Can anything be nicer than setting up an easel under brilliant blue skies and breathing in the fresh air of the Gers? Do I need more tuition? For a week I will be painting en plein air, out-doors at the lovely Maison du Guit which means the Duck House.

A days long drive, bowling along the empty French motorways from Le Havre and we (my co-pilot and I) are the first to arrive. Claire and Martin, our amiable hosts, and their three boisterous dogs meet and greet us. Drinks, non alcoholic for me, natch, on the patio are served along with meeting the rest on the course. I don’t normally do well in social situations, hence my previous total reliance on alcohol to prop me up and give me Dutch courage. But what a lovely lot they are, as we settle into a delicious four course meal, we converse and I feel completely relaxed amongst my fellow artists.

My co-pilot, not an artist, has elected to go fishing in the foothills of the Pyrenees an hours drive away leaving me free to focus on my art. We are painting a seated figure on our first day. Our tutor, Antony Williams, encourages us to paint fast and loose and work only in one tone. I have chosen Burnt Umber. After a couple of hours of furious painting I am disappointed with my results. We all do the same thing for the next two days changing the angle of our view, reaching for another virgin canvas in an effort to do better.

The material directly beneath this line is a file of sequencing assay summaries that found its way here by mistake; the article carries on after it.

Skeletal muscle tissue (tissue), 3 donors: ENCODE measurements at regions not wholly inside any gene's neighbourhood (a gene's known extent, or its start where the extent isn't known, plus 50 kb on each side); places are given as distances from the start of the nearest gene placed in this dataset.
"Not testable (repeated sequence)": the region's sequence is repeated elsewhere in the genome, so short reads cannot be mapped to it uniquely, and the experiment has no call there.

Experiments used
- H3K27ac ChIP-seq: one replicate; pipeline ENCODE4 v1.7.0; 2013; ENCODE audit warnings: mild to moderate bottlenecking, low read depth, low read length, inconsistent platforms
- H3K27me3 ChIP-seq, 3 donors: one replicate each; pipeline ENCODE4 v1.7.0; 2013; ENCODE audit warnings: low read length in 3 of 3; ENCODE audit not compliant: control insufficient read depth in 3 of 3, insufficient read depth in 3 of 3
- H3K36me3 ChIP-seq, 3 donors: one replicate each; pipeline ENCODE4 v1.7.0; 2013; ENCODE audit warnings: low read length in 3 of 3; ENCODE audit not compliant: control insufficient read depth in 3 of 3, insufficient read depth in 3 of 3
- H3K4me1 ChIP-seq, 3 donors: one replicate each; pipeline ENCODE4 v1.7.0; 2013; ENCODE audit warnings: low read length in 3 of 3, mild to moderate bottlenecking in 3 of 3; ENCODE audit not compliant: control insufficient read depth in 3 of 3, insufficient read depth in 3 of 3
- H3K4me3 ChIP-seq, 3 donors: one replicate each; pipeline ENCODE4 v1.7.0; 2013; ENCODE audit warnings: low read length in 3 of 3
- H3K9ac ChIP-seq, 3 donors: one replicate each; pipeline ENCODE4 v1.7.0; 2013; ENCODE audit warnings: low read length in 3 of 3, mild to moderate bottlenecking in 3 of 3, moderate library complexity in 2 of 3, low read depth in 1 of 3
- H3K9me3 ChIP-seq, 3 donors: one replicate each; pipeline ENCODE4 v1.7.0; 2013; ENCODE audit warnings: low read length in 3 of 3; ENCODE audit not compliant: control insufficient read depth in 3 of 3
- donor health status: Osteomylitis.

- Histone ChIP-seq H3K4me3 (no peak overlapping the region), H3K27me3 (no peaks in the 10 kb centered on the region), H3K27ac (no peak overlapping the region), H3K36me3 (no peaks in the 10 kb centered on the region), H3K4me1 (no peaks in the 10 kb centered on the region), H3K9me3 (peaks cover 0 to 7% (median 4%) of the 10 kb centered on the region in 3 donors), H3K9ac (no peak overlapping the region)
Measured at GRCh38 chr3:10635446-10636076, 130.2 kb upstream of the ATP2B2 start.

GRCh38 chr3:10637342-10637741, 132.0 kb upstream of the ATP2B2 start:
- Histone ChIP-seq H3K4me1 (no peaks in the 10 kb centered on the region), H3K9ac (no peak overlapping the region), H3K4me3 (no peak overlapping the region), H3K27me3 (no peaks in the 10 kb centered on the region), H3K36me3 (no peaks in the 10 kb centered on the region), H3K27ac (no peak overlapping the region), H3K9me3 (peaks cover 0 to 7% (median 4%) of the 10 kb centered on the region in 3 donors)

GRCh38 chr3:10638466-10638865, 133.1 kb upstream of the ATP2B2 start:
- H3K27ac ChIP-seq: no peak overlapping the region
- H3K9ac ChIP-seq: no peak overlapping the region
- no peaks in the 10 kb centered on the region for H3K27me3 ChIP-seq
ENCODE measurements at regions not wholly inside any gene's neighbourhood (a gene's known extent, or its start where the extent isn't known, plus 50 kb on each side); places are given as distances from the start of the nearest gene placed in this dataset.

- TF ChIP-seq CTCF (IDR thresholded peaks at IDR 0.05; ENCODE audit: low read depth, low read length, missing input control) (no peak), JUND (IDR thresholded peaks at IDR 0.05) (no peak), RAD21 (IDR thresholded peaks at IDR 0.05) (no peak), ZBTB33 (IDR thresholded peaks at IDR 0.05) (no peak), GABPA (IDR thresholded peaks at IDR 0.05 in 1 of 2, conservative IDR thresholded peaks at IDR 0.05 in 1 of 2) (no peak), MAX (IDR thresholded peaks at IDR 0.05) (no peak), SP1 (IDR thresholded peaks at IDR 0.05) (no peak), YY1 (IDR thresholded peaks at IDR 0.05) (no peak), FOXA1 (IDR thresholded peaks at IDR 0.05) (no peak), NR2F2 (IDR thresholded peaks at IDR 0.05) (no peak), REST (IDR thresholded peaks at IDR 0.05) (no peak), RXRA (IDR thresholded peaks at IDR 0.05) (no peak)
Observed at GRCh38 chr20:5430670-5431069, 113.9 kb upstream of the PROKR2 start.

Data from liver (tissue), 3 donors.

By midweek we are dispatched to the grounds of a beautiful chateau to paint landscapes. There is a strange air, aura around us that day and several of us report of headaches and a sense of feeling out of touch with reality. No surprise that the following day we witness a partial eclipse of the moon. Still, my painting doesn’t improve.

The last two days and we all decamp to the long grass and are all focussed on our new muse, Hilda. In between swatting away horse flies, and working in vibrant colours, a strong picture slowly emerges. I leave my painting to dry as I pack for our return trip to England.

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